In the Netherlands, up to thirty people will be permitted to congregate from 1 June, and on 1 July it may be up to one hundred. Will smaller players be given a boost? “It is difficult to say,” Cattoir says, “it all depends on regulations that will be imposed. There is a lot of fear among the bigger events, but the smaller-scale venues and events are very eager. We are, at least.”
With some new alternatives popping up, do they fear they will lose audiences? “We have often wondered, like after the introduction of streaming, for example, whether people would swap the live experience for something else,” Vrebos says. “But the intensity of a live concert cannot be duplicated.” The American rapper Travis Scott recently performed in the game Fortnite for 28 million gamers. “This might be a temporary alternative platform, but only for big names. Upcoming talent would not find opportunities in a medium like that. This automatically leads to an impoverishment of the artistic landscape.”
Nevertheless, it is not unthinkable that people aren’t champing at the bit to be crammed into a concert hall like sardines in a tin. “After the attack at the Bataclan in Paris, we saw a decrease of twenty percent in our visitor numbers,” Berael says. “After the attack in Brussels, it was ten percent, but after the suicide attack in Manchester at the Ariana Grande concert, there was no drop. People adapt quickly. We are currently conducting a survey from which it is apparent that people are eager to go to concerts again.” Vrebos is also convinced that this is true: “There is so much hunger for culture that people will come back quickly, as soon as it is safe to do so.” Cattoir thinks so, too, “but I don’t see a sold-out AB doing moshpits to a concert by Zwangere Guy.”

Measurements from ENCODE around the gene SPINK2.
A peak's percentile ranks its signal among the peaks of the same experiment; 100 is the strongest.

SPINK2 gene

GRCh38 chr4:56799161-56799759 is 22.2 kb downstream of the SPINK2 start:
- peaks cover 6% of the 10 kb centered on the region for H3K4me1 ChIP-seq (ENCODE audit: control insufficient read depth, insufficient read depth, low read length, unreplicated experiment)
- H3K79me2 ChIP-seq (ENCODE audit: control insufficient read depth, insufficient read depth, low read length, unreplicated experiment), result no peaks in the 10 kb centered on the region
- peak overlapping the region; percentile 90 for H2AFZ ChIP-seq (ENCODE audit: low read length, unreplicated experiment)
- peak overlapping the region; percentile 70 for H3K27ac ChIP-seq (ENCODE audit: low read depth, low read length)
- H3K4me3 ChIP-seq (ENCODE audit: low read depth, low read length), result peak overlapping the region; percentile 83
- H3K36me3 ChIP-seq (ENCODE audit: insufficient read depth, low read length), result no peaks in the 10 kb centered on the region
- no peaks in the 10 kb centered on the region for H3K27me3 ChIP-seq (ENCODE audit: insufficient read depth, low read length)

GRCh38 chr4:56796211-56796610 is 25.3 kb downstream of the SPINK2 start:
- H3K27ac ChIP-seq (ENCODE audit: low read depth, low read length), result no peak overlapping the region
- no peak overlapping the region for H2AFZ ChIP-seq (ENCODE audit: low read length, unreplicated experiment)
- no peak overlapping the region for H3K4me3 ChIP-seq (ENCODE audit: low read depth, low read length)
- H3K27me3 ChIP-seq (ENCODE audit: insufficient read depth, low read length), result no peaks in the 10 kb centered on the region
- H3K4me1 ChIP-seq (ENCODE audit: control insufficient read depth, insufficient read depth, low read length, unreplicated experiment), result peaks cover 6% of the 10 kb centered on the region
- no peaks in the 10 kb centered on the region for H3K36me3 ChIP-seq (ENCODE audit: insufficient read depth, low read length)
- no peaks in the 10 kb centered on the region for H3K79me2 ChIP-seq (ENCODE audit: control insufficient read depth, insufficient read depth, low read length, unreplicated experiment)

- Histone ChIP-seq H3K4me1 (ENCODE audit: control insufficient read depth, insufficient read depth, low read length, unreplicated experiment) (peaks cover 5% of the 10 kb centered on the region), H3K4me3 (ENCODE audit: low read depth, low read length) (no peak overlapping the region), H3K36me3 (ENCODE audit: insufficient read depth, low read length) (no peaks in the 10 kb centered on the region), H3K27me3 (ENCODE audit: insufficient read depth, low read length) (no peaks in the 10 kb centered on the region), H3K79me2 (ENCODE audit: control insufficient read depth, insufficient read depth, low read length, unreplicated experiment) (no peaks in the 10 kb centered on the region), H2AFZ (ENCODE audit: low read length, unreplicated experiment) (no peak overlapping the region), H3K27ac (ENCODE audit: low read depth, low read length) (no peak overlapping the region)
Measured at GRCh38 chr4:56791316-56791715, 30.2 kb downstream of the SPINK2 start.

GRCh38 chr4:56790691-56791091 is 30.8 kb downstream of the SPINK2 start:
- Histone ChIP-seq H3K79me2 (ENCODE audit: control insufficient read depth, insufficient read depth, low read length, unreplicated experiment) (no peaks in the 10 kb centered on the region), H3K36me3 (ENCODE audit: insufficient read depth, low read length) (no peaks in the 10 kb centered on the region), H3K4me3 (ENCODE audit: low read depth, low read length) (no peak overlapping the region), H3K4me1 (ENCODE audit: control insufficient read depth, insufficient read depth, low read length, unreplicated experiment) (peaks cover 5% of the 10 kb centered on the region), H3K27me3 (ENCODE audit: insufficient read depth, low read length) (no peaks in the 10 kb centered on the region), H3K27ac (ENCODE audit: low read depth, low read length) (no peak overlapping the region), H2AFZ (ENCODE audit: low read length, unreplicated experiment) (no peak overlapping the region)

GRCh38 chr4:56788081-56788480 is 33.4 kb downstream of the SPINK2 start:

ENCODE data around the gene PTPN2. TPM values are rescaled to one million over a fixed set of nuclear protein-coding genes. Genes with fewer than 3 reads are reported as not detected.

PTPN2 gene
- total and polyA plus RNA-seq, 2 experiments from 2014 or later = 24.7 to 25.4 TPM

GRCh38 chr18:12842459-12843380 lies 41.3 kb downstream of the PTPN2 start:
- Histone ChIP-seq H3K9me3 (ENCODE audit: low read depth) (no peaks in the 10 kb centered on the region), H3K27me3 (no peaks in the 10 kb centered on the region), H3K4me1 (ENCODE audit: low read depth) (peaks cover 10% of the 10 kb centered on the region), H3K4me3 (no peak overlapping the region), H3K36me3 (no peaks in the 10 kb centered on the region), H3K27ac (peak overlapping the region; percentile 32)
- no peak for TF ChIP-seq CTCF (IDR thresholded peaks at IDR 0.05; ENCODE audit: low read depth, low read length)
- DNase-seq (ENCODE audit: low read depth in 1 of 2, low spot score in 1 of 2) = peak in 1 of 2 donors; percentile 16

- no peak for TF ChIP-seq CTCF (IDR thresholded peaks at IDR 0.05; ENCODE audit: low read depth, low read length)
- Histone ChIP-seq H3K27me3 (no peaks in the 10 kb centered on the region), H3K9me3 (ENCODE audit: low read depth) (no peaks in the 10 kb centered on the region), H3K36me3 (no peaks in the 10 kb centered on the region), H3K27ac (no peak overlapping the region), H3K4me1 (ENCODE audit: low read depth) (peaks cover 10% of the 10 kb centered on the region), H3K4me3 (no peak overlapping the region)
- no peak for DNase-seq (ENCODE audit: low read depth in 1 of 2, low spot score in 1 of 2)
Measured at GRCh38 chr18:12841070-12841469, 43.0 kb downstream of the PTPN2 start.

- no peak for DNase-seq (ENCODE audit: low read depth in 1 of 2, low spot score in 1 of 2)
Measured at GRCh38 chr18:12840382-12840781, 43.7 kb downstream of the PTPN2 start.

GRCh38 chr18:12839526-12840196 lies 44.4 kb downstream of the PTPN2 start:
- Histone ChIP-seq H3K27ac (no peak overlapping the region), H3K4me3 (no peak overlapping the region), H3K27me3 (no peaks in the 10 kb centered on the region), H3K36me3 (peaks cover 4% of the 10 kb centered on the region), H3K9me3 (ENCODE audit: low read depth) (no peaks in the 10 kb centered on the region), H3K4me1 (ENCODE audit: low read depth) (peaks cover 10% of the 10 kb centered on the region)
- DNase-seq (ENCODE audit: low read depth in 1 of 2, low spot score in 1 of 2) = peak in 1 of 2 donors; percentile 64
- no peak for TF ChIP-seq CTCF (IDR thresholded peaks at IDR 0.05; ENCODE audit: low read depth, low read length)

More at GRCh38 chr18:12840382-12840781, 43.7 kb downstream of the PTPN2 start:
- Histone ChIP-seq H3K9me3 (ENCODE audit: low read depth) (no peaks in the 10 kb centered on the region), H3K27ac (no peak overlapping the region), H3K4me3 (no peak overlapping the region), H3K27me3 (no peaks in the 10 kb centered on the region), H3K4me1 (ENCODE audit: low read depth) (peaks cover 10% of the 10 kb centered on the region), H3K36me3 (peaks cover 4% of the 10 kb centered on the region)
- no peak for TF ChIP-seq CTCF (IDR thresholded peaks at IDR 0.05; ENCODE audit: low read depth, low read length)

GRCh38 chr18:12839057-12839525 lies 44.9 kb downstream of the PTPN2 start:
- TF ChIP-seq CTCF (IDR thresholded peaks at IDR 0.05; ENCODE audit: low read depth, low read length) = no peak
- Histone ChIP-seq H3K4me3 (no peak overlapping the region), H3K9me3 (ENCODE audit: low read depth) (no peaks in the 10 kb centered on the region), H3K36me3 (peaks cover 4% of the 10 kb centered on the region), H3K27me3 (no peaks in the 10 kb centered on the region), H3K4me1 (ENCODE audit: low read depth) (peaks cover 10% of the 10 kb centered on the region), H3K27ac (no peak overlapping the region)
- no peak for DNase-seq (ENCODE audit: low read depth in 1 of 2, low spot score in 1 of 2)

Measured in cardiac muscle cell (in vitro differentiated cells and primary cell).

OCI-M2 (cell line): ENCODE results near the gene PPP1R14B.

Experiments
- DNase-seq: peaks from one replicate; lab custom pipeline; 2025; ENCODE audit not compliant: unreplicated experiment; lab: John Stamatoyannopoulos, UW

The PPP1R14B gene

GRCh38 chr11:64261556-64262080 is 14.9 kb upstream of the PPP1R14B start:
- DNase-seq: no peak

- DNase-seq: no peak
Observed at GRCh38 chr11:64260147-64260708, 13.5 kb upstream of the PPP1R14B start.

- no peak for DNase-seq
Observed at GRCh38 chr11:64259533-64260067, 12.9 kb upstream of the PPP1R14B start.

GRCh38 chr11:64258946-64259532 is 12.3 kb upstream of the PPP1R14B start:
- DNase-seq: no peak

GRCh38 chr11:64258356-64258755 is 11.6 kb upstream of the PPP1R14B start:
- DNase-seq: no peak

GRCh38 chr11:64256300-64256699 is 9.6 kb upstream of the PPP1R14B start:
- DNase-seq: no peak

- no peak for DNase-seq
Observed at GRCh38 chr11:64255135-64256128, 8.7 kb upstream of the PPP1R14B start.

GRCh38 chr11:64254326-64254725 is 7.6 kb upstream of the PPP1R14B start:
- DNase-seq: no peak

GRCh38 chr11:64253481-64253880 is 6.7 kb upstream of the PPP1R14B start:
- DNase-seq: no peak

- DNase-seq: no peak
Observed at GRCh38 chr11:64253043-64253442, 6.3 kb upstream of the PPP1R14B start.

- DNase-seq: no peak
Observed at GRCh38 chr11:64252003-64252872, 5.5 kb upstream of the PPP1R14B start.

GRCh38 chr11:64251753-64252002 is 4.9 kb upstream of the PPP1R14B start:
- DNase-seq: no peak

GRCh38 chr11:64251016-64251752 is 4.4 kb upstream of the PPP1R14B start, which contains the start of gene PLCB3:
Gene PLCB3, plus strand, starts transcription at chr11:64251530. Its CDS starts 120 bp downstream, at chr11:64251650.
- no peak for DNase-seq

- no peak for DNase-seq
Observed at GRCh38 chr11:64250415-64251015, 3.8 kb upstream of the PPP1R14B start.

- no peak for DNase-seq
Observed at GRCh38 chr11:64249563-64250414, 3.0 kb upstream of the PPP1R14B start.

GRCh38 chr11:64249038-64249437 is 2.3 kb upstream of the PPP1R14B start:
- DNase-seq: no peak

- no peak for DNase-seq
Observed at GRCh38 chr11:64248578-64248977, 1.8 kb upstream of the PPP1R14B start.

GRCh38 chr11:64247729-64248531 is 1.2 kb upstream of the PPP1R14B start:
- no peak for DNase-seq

The future will bring music to our ears, but will the music sector ever be the same? “One of the biggest difficulties is the total uncertainty in which we now find ourselves, and whether there will be a second peak,” Bonte says. “That might be a fatal blow to many organizations. If we ever go back to normal, it will certainly be with a different feeling. We will probably retain some of the measures. A lot will depend on a sense of civic responsibility. But that is a very abstract concept. Just look at how we take on the climate crisis.” Berael likewise expects a lot from citizens. “As an individual, there was no way to guard yourself against the attacks, but with this virus, concertgoers will have to take their responsibility. Measure your temperature every morning, always carry a mouth mask, keep your distance… these are things we will have to get used to.”
If there’s one thing clear, it is that things won’t go back to normal until there is a vaccine. “In the meantime, we will have to make do with a solution that I haven’t found yet,” Bonte says. “Hopefully it will be more attractive than the drive-in festivals that are being organized this summer. That’s a gimmick, not a structural solution. You don’t want to eat hamburgers at a drive-in every day, do you? Sometimes you want to go to a good restaurant.”